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Effect of the surgical safety checklist on provider and patient outcomes: a systematic review


Background Despite being implemented for over a decade, literature describing how the surgical safety checklist (SSC) is completed by operating room (OR) teams and how this relates to its effectiveness is scarce. This systematic review aimed to: (1) quantify how many studies reported SSC completion versus described how the SSC was completed; (2) evaluate the impact of the SSC on provider outcomes (Communication, case Understanding, Safety Culture, CUSC), patient outcomes (complications, mortality rates) and moderators of these relationships.

Methods A systematic literature search was conducted using Medline, CINAHL, Embase, PsycINFO, PubMed, Scopus and Web of Science on 10 January 2020. We included providers who treat human patients and completed any type of SSC in any OR or simulation centre. Statistical directional findings were extracted for provider and patient outcomes and key factors (eg, attentiveness) were used to determine moderating effects.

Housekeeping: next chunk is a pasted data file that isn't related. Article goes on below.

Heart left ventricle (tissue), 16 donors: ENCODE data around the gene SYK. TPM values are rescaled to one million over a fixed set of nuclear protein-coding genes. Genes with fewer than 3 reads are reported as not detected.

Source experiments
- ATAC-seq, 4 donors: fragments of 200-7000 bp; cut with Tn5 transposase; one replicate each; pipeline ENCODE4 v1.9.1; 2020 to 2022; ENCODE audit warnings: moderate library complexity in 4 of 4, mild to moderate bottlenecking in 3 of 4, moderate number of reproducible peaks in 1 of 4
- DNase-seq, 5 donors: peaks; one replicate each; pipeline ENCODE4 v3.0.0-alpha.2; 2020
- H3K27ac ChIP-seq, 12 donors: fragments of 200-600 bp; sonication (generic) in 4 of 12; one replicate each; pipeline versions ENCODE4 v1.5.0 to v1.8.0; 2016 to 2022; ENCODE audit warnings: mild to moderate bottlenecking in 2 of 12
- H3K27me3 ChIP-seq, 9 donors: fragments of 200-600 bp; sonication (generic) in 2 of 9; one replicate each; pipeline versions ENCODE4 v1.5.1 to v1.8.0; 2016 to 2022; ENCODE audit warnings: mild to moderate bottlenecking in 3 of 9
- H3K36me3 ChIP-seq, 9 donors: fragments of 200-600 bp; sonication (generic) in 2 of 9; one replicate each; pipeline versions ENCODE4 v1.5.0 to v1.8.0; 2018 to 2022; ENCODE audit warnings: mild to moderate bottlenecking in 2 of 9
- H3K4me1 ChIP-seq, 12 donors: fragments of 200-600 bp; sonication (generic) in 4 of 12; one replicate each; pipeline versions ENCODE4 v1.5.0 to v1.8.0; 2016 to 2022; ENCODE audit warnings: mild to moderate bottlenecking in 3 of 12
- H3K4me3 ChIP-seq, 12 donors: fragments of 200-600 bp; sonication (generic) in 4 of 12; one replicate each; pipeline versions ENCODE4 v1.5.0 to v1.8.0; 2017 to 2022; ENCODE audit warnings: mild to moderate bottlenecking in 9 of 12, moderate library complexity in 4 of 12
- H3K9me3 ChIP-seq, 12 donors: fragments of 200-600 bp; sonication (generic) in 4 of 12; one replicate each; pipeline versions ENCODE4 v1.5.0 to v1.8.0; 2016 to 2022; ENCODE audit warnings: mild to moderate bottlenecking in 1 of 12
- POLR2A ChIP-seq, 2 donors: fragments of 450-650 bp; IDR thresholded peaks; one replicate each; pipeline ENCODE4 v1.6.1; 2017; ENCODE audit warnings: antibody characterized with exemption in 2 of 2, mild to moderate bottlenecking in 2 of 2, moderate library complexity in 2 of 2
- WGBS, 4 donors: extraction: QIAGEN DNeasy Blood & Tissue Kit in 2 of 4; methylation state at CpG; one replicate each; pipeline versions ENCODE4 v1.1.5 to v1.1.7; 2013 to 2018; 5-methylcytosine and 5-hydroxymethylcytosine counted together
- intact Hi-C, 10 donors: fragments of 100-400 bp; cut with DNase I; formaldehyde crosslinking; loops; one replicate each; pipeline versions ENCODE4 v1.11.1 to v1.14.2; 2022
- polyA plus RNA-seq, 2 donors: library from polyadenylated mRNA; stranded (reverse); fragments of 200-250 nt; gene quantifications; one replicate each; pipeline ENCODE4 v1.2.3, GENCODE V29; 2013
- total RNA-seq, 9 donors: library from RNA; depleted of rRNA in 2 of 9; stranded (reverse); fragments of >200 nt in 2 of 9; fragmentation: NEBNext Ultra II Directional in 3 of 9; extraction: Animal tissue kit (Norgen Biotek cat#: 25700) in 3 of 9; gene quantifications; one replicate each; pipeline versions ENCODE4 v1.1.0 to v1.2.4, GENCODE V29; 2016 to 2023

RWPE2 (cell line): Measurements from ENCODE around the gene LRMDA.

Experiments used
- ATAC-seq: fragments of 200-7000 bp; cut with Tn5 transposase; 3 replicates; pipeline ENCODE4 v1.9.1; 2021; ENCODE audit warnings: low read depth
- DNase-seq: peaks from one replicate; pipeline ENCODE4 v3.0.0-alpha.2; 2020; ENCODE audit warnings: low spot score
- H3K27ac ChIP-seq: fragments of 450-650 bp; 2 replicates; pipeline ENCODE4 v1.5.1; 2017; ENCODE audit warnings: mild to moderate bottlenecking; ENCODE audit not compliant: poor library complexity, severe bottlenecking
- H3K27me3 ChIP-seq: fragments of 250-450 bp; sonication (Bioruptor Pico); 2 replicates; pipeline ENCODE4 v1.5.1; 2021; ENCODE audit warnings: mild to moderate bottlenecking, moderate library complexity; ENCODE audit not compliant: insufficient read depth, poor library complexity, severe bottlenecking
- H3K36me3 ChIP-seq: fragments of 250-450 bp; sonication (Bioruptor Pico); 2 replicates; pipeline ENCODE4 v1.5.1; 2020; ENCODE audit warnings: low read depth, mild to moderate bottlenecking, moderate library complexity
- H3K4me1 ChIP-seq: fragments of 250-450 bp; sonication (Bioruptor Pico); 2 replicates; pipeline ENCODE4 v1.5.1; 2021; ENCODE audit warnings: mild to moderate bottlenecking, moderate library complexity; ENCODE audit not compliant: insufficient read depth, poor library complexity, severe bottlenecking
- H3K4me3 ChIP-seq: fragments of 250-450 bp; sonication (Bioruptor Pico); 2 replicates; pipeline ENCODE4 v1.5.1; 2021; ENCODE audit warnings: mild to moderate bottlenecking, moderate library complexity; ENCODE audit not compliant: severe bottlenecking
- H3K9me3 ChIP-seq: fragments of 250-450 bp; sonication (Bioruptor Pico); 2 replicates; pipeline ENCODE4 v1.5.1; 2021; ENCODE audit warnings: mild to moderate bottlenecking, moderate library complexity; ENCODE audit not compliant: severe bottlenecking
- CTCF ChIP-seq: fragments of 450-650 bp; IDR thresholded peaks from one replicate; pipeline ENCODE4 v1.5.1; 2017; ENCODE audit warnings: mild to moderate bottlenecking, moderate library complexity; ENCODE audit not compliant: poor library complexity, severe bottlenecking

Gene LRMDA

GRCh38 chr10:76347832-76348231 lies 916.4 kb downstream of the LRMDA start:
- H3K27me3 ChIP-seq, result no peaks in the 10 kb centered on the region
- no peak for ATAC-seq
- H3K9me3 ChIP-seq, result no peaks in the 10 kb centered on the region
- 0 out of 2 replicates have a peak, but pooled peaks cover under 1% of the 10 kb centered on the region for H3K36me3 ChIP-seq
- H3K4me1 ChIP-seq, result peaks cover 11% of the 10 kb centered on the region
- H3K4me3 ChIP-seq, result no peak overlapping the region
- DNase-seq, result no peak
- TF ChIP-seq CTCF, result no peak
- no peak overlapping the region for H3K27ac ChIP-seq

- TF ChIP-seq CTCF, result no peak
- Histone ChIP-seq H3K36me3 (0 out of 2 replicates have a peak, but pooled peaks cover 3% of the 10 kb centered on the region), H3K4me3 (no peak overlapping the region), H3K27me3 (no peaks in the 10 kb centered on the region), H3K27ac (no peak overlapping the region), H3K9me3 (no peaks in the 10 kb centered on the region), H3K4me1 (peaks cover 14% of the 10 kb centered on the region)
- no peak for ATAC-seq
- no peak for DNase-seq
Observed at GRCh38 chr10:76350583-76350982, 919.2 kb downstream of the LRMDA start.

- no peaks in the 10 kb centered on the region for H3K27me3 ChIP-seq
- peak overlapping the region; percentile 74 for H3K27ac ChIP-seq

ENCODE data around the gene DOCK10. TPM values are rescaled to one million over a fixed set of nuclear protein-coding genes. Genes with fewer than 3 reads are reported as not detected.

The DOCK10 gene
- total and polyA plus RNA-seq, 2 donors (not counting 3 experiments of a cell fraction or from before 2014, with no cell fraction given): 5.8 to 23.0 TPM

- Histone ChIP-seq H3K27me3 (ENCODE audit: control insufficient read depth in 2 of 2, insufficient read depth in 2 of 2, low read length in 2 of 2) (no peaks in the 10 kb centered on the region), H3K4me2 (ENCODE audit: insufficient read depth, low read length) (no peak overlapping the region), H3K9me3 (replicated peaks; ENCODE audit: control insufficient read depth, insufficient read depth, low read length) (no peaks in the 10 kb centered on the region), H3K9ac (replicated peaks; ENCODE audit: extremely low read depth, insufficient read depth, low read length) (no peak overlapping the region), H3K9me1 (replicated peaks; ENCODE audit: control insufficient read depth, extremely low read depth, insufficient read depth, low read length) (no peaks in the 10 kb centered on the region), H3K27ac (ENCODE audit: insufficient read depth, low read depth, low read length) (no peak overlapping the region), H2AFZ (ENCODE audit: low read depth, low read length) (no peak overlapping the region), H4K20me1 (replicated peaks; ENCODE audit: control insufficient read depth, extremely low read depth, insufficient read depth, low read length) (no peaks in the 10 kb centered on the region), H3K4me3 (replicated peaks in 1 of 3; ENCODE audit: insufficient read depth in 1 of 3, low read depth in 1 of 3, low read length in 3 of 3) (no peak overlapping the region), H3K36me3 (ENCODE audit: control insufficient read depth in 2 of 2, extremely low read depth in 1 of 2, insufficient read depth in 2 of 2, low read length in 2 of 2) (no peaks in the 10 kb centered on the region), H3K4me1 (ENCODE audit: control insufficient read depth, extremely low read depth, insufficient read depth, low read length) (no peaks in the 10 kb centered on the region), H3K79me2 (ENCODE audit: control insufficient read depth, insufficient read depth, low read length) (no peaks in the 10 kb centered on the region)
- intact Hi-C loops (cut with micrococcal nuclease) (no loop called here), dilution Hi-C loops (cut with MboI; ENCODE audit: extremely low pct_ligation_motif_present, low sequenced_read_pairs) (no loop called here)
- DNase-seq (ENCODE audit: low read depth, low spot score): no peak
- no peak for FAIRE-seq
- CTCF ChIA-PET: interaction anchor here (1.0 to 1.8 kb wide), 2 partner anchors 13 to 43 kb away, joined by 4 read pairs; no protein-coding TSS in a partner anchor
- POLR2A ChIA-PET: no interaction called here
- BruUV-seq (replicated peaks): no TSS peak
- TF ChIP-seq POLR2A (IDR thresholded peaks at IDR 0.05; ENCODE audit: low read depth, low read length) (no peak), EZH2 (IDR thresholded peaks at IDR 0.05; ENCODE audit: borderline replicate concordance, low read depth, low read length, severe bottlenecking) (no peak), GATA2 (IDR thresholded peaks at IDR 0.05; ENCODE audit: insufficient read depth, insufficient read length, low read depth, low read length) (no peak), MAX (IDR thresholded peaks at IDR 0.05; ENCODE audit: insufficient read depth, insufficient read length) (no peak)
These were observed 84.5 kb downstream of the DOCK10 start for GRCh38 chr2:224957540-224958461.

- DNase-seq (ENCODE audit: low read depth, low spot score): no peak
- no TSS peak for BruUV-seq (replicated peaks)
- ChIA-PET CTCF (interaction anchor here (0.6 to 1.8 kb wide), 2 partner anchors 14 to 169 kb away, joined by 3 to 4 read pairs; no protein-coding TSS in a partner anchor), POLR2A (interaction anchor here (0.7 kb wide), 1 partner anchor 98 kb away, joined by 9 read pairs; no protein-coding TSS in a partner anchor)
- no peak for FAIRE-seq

Results 300 studies were included in the analysis comprising over 7 302 674 operations and 2 480 748 providers and patients. Thirty-eight per cent of studies provided at least some description of how the SSC was completed. Of the studies that described SSC completion, a clearer positive relationship was observed concerning the SSC’s influence on provider outcomes (CUSC) compared with patient outcomes (complications and mortality), as well as related moderators.

Conclusion There is a scarcity of research that examines how the SSC is completed and how this influences safety outcomes. Examining how a checklist is completed is critical for understanding why the checklist is successful in some instances and not others.

  • attitudes
  • checklists
  • communication
  • safety culture
  • compliance

Data availability statement

All data relevant to the study are included in the article or uploaded as supplemental information.

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